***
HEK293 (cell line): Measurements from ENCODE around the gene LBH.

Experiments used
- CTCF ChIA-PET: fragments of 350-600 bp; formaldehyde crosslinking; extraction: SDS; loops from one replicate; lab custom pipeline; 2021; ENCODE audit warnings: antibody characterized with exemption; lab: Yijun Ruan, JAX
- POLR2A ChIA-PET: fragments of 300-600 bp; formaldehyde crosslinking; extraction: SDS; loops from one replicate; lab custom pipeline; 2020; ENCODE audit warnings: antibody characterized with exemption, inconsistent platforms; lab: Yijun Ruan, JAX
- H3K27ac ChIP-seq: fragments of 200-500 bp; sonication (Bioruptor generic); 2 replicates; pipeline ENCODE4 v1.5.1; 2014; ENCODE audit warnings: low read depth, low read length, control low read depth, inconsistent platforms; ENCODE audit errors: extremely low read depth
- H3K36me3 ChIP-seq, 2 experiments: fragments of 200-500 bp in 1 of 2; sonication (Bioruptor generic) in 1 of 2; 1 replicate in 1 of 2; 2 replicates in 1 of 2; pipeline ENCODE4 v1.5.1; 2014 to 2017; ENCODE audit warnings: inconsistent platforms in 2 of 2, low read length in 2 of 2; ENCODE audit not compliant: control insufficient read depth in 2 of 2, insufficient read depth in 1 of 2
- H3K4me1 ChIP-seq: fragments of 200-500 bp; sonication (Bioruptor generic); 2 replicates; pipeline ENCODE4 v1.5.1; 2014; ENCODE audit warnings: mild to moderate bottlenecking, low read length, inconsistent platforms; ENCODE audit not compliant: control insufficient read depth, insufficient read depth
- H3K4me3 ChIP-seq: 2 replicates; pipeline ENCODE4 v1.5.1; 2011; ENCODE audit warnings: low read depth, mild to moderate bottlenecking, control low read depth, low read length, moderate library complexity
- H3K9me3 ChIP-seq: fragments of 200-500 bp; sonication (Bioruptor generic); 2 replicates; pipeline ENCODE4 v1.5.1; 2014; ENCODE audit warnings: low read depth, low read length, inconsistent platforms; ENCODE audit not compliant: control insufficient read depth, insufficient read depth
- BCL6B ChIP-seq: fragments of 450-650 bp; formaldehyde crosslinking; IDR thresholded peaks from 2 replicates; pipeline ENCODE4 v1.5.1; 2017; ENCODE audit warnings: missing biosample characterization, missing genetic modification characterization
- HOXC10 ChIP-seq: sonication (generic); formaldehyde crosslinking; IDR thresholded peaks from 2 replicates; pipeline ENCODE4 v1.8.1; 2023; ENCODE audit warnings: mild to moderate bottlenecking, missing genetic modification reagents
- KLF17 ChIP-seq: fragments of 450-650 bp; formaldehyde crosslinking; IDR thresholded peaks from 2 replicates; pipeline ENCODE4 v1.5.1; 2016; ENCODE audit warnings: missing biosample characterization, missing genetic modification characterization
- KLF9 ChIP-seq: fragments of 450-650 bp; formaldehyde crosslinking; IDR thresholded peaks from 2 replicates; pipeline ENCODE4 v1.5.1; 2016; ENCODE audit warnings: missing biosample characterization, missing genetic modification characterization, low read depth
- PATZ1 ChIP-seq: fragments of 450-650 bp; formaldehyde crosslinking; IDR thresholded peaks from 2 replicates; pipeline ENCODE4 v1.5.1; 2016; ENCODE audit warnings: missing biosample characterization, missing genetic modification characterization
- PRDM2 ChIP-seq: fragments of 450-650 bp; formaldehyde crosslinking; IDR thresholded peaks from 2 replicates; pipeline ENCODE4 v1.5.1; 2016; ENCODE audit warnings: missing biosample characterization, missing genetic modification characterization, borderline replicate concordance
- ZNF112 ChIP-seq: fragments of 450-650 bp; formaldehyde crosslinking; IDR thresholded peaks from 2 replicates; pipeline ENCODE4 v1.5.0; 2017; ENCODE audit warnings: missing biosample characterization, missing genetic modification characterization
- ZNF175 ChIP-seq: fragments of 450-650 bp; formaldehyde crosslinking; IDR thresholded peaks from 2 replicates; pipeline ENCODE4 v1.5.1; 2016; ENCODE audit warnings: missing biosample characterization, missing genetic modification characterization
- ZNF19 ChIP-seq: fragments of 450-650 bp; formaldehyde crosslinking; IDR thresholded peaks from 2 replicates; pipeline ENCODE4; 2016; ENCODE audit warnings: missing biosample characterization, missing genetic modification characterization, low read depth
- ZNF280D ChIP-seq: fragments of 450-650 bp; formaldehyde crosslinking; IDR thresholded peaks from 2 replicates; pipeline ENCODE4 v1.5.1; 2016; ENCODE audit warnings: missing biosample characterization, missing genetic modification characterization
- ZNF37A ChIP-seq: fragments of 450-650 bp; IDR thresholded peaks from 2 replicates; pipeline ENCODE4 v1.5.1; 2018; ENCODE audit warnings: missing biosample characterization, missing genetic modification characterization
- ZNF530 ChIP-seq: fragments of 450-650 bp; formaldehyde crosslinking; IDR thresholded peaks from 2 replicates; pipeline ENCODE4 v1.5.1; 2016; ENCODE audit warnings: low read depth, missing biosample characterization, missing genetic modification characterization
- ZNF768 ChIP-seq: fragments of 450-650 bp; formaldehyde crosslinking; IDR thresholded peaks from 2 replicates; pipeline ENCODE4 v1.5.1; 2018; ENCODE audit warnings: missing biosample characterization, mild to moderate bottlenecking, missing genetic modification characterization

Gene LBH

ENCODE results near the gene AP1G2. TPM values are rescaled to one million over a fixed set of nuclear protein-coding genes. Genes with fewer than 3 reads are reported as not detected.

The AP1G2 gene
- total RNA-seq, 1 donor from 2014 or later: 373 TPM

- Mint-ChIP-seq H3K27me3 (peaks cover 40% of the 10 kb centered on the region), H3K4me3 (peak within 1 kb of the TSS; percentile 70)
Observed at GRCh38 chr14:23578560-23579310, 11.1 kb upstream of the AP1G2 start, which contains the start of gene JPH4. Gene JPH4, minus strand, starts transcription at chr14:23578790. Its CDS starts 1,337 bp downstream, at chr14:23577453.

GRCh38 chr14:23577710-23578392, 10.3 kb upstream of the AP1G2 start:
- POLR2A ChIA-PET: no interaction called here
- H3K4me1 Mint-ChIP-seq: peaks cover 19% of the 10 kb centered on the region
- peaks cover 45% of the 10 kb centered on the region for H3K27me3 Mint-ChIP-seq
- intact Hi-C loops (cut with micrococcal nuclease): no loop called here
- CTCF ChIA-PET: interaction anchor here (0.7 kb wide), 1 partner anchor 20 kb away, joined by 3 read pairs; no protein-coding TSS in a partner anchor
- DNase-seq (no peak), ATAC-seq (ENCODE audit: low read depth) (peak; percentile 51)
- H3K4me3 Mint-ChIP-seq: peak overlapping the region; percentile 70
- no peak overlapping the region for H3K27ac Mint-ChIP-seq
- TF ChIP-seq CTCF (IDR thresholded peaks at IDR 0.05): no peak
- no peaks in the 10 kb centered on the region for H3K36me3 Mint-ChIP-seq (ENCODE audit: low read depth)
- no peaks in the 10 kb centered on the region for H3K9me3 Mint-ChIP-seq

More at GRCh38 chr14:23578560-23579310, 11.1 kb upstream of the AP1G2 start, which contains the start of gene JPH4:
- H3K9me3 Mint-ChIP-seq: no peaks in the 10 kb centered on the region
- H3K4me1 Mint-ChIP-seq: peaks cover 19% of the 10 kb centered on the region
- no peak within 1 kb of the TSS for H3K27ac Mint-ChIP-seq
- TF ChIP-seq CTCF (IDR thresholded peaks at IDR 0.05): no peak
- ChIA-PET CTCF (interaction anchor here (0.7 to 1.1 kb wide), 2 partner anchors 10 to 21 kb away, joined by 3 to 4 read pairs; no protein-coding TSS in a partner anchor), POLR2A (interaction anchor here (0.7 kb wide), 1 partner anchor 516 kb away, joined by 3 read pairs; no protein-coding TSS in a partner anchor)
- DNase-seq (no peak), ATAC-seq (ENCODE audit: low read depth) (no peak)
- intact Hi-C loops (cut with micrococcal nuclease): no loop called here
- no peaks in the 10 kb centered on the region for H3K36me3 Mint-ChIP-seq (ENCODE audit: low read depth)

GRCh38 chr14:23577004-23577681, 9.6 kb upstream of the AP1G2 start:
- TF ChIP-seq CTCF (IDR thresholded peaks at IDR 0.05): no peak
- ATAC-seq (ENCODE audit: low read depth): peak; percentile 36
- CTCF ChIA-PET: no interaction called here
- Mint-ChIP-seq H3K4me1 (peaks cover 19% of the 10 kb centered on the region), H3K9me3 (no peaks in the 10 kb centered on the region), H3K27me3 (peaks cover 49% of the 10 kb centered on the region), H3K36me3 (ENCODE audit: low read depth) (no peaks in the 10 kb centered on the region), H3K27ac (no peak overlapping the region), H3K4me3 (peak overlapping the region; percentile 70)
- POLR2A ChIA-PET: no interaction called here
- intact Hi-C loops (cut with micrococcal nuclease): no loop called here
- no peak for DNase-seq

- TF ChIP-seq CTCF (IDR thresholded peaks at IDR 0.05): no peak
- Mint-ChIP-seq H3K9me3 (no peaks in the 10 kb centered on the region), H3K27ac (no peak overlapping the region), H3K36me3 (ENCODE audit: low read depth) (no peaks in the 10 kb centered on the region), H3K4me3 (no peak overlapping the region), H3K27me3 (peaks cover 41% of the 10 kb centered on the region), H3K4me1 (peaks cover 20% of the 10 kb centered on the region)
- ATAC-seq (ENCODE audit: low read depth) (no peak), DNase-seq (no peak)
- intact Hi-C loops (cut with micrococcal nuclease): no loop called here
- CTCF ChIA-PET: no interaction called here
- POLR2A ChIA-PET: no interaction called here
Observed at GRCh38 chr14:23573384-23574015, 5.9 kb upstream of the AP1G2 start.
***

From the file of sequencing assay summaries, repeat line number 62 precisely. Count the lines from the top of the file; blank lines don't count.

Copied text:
- CTCF ChIA-PET: no interaction called here